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Genentech says Tanox acquisition does not signal a shift in strategy.
With Big Pharma's appetite for biotech companies being what it is--insatiable--Genentech's purchase this month of Tanox, its first in 30 years of business, appears in-line with current trends. But not if you ask CEO Arthur Levinson.
"Not only does [the acquisition of Tanox] not represent a major strategic shift," said Levinson in a conference call, "I would say it doesn't even represent a minor strategic shift."
Before this month's acquisition, Genentech and Tanox had been co-promoting Xolair (omalizumab), a drug for allergic asthma that was underperforming by Genentech standards. For the first three quarters of 2006, Xolair only made $300 million--and that's a 30-percent improvement over what it was making at the end of Q3 2005.
"We think we can grow the market," said David Ebersman, Genentech's CFO. "Our enthusiasm for this molecule made us increasingly want financial returns that we'll get in trying to make this a big product for us."
With Tanox wholly under its wing, Genentech is pursuing a comprehensive program to propel sales of Xolair, an injectable drug that has struggled to hold share against more convenient inhaled or oral asthma formulations.
"It's a combination of education; it's a combination of new data," Ebersman said. "We have penetrated a small percentage of the asthma market and we are focused on increasing uptake."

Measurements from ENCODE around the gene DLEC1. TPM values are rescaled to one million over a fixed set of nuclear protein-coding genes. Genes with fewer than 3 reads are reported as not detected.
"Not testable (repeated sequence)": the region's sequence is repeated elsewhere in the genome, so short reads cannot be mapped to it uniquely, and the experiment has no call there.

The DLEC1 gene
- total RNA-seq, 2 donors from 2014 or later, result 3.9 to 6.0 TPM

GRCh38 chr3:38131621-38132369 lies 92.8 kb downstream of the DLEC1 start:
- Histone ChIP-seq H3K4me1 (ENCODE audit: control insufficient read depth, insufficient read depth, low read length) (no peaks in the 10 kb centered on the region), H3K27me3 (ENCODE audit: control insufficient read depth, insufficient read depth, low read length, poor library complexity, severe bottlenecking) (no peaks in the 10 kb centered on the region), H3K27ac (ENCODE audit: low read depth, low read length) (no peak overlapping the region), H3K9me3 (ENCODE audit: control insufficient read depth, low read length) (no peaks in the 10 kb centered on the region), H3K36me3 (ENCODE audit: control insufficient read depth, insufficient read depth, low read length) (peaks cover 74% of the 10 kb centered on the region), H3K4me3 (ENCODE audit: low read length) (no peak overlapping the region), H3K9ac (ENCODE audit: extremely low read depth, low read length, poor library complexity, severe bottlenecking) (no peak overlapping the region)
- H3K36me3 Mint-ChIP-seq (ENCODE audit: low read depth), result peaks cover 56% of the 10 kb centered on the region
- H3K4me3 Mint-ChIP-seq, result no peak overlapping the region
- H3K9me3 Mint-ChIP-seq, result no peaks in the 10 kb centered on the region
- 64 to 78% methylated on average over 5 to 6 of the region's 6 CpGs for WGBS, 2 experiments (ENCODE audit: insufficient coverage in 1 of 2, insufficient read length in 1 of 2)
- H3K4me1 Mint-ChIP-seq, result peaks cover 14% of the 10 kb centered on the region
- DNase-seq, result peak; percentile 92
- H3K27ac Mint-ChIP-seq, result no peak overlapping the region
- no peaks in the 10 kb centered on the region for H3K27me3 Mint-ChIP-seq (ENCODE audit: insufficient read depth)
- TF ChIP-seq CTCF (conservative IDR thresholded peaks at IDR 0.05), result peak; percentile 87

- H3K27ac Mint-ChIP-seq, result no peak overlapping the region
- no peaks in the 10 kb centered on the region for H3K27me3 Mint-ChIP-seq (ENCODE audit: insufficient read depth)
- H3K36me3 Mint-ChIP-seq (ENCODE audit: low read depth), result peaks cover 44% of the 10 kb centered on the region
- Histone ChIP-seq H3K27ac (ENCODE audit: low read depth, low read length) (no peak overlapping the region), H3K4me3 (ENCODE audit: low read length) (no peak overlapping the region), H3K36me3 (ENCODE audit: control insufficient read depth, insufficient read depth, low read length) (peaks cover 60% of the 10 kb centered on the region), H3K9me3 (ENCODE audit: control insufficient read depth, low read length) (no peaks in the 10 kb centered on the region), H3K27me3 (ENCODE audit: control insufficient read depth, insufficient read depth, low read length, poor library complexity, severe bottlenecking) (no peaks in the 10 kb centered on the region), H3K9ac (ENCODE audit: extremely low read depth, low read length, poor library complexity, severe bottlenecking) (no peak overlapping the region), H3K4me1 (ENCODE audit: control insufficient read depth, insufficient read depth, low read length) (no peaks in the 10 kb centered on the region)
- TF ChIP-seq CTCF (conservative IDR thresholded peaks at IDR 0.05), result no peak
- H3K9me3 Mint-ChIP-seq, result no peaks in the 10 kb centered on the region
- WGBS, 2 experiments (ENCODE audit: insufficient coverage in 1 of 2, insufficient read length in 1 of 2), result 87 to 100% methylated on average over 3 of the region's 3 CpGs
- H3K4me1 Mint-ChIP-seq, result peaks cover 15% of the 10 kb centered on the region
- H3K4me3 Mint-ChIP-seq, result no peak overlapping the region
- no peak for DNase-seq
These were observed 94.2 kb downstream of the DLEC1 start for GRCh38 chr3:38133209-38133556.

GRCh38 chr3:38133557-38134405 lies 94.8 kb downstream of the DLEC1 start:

Genentech is hoping to expand Xolair's label and get approval for pediatric patients. It is also seeking to develop a liquid formulation of the drug. The Tanox acquisition could also push Genentech into the HIV market--but the company is cagey about whether it will pursue that area or seek a partner for those compounds.
Since 2004, Big Pharma and Big Biotech have veered away somewhat from their strategy of in-licensing products in favor of making full-on acquisitions. These days, ceaseless acquisitions have tripled the going price for biotech companies--to the point that recent analyses have shown that it often is more lucrative for a firm to sell than go public.
The Burrill Biotech Select Index recorded gains of more than 10 percent for small and mid-cap biotech companies in the first three quarters of 2006--growth that Big Pharma is driving. Moreover, companies appear to be seeking more control over products that they initially intended to in-license. Eli Lilly, for instance, recently bought Icos in a $2.1 billion deal that gave the company full control of the previously co-promoted Cialis (tadalafil).
Two other billion-dollar-plus deals in 2005 also grew out of earlier collaborations on specific products: Amgen's acquisition of Abgenix ($2.1 billion) and Pfizer's acquisition of Vicuron ($1.9 billion).
"Such collaborations enable companies to establish whether they represent a good match before taking the ultimate step of outright acquisition," according to the annual Pharma Insights report from PricewaterhouseCoopers.
Yet Genentech's Levinson noted that it could well be another three decades before the company makes another buy. "Sometimes acquisitions can cause a lot of defocus," he said. "The vast, vast majority of ones will fail to meet [our] high bar."